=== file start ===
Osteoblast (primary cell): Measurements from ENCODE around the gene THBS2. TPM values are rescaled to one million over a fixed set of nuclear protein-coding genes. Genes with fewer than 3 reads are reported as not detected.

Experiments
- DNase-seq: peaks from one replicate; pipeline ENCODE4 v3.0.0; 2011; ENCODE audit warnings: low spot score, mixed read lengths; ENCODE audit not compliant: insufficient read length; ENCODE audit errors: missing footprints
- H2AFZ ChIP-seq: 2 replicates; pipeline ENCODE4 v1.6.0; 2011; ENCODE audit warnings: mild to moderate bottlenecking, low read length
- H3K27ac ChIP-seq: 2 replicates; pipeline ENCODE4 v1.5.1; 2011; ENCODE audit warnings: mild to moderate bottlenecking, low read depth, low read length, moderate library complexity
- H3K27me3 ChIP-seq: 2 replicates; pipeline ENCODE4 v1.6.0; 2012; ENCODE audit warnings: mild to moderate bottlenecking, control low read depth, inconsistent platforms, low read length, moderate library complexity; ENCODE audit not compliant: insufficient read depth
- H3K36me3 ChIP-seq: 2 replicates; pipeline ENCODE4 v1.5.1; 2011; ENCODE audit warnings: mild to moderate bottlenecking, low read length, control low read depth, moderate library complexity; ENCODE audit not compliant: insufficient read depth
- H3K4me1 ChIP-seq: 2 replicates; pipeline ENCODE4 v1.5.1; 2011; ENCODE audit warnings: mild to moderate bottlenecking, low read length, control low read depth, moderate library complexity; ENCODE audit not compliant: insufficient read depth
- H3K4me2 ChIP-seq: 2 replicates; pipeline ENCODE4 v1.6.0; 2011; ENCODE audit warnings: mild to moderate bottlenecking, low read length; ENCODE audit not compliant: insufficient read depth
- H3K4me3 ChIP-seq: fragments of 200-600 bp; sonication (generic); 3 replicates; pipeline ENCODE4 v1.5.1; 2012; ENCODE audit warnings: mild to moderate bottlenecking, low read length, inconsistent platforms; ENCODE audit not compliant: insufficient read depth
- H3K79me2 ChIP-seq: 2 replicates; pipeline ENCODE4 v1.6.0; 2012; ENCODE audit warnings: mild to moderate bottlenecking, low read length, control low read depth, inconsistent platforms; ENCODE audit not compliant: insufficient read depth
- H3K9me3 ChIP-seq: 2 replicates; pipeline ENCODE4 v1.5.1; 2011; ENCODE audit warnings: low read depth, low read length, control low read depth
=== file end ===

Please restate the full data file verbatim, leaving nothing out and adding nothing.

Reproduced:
Osteoblast (primary cell): Measurements from ENCODE around the gene THBS2. TPM values are rescaled to one million over a fixed set of nuclear protein-coding genes. Genes with fewer than 3 reads are reported as not detected.

Experiments
- DNase-seq: peaks from one replicate; pipeline ENCODE4 v3.0.0; 2011; ENCODE audit warnings: low spot score, mixed read lengths; ENCODE audit not compliant: insufficient read length; ENCODE audit errors: missing footprints
- H2AFZ ChIP-seq: 2 replicates; pipeline ENCODE4 v1.6.0; 2011; ENCODE audit warnings: mild to moderate bottlenecking, low read length
- H3K27ac ChIP-seq: 2 replicates; pipeline ENCODE4 v1.5.1; 2011; ENCODE audit warnings: mild to moderate bottlenecking, low read depth, low read length, moderate library complexity
- H3K27me3 ChIP-seq: 2 replicates; pipeline ENCODE4 v1.6.0; 2012; ENCODE audit warnings: mild to moderate bottlenecking, control low read depth, inconsistent platforms, low read length, moderate library complexity; ENCODE audit not compliant: insufficient read depth
- H3K36me3 ChIP-seq: 2 replicates; pipeline ENCODE4 v1.5.1; 2011; ENCODE audit warnings: mild to moderate bottlenecking, low read length, control low read depth, moderate library complexity; ENCODE audit not compliant: insufficient read depth
- H3K4me1 ChIP-seq: 2 replicates; pipeline ENCODE4 v1.5.1; 2011; ENCODE audit warnings: mild to moderate bottlenecking, low read length, control low read depth, moderate library complexity; ENCODE audit not compliant: insufficient read depth
- H3K4me2 ChIP-seq: 2 replicates; pipeline ENCODE4 v1.6.0; 2011; ENCODE audit warnings: mild to moderate bottlenecking, low read length; ENCODE audit not compliant: insufficient read depth
- H3K4me3 ChIP-seq: fragments of 200-600 bp; sonication (generic); 3 replicates; pipeline ENCODE4 v1.5.1; 2012; ENCODE audit warnings: mild to moderate bottlenecking, low read length, inconsistent platforms; ENCODE audit not compliant: insufficient read depth
- H3K79me2 ChIP-seq: 2 replicates; pipeline ENCODE4 v1.6.0; 2012; ENCODE audit warnings: mild to moderate bottlenecking, low read length, control low read depth, inconsistent platforms; ENCODE audit not compliant: insufficient read depth
- H3K9me3 ChIP-seq: 2 replicates; pipeline ENCODE4 v1.5.1; 2011; ENCODE audit warnings: low read depth, low read length, control low read depth